How the panelists on "Writing American Crime" found their sources became a fun topic Sunday at the Los Angeles Times Festival of Books.
Ruben Castaneda said he smoked cracked cocaine while he was covering crime in Washington, D.C., in the 1980s before kicking the addiction.
For his book "S Street Rising: Crack, Murder, and Redemption in D.C.," he revisited the block where he bought drugs and spoke with a pastor who was protected by a local drug dealer named Baldy.
Sam Quinones had no trouble speaking with drug users for his book "Dreamland: The True Tale of America's Opiate Epidemic."
The Mexican drug traffickers in federal prison proved tougher nuts to crack. He wrote to dozens and ultimately convinced some to talk after he mentioned his last writings about Mexican singer Chalino Sanchez, who is idolized by drug traffickers.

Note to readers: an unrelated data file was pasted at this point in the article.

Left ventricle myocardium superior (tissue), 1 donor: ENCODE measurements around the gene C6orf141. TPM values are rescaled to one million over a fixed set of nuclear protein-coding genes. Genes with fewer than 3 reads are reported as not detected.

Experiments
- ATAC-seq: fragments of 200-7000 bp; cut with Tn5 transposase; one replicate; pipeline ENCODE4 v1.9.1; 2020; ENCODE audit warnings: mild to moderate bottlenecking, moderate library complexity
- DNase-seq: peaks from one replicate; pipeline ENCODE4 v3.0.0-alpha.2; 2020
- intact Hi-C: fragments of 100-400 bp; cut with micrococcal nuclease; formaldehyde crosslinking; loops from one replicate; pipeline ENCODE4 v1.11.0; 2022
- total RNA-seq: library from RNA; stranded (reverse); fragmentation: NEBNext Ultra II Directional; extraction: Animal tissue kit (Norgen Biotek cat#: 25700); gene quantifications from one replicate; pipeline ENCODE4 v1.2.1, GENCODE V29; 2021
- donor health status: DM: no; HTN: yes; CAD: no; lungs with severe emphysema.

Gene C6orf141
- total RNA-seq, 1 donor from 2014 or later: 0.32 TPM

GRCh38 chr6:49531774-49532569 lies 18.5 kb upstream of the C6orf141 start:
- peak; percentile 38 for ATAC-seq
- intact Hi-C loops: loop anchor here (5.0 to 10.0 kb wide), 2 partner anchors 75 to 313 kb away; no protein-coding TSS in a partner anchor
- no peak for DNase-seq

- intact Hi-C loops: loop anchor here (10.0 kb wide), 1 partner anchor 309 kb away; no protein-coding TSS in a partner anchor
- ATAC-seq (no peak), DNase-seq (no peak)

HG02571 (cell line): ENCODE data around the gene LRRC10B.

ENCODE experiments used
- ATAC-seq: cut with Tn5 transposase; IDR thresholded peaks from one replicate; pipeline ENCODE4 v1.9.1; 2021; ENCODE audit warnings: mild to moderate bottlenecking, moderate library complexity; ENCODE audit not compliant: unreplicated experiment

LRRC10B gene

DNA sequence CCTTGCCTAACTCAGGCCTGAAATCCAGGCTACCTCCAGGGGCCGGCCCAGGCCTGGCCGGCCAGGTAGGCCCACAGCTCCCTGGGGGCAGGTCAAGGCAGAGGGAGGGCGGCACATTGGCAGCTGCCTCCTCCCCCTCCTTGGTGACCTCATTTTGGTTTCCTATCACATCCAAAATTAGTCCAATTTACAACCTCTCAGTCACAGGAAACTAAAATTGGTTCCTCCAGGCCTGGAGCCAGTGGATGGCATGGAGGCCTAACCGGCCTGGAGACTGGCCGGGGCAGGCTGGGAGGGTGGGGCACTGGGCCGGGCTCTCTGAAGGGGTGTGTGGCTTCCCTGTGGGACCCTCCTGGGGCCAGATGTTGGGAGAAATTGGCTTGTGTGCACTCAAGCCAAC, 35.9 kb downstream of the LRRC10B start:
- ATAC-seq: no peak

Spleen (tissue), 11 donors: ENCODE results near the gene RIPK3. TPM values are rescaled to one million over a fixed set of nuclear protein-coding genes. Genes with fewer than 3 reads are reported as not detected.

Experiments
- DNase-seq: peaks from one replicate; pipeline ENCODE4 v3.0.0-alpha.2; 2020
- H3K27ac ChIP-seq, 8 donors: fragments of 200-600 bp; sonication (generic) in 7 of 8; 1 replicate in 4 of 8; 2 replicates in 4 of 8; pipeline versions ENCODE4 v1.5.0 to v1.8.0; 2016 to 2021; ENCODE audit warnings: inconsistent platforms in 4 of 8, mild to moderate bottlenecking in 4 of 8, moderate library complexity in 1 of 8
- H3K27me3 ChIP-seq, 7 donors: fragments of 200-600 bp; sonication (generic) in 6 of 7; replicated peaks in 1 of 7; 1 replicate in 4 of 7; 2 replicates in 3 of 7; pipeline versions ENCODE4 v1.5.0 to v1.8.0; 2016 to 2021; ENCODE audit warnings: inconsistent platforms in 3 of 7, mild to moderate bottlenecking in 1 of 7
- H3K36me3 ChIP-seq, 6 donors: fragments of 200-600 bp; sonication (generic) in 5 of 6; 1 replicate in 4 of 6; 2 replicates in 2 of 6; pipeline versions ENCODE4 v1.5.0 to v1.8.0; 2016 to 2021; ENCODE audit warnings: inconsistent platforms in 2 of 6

The panel talked about the criminal underbelly of America and the intensive research needed to write about it with gusto and authority.
"You have to do far more immersion," Quinones said when asked to compare writing a book to a newspaper article.
Deanne Stillman, who wrote "Desert Reckoning," argued that writing with a sense of place is important in crime writing. For her, the desert is a key place to convey the sense of mystery and renewal. "It has whispered to everyone from Jesus Christ to Timothy McVeigh."
Writing about crime and its many layers is especially interesting since courtroom justice essentially comes down to juries picking between competing narratives for which story they like best, said Barry Siegel, a 2013 Los Angeles Times Book Prize finalist for "Manifest Injustice."
"What goes on in a courtroom is not a pristine search for truth," he said.
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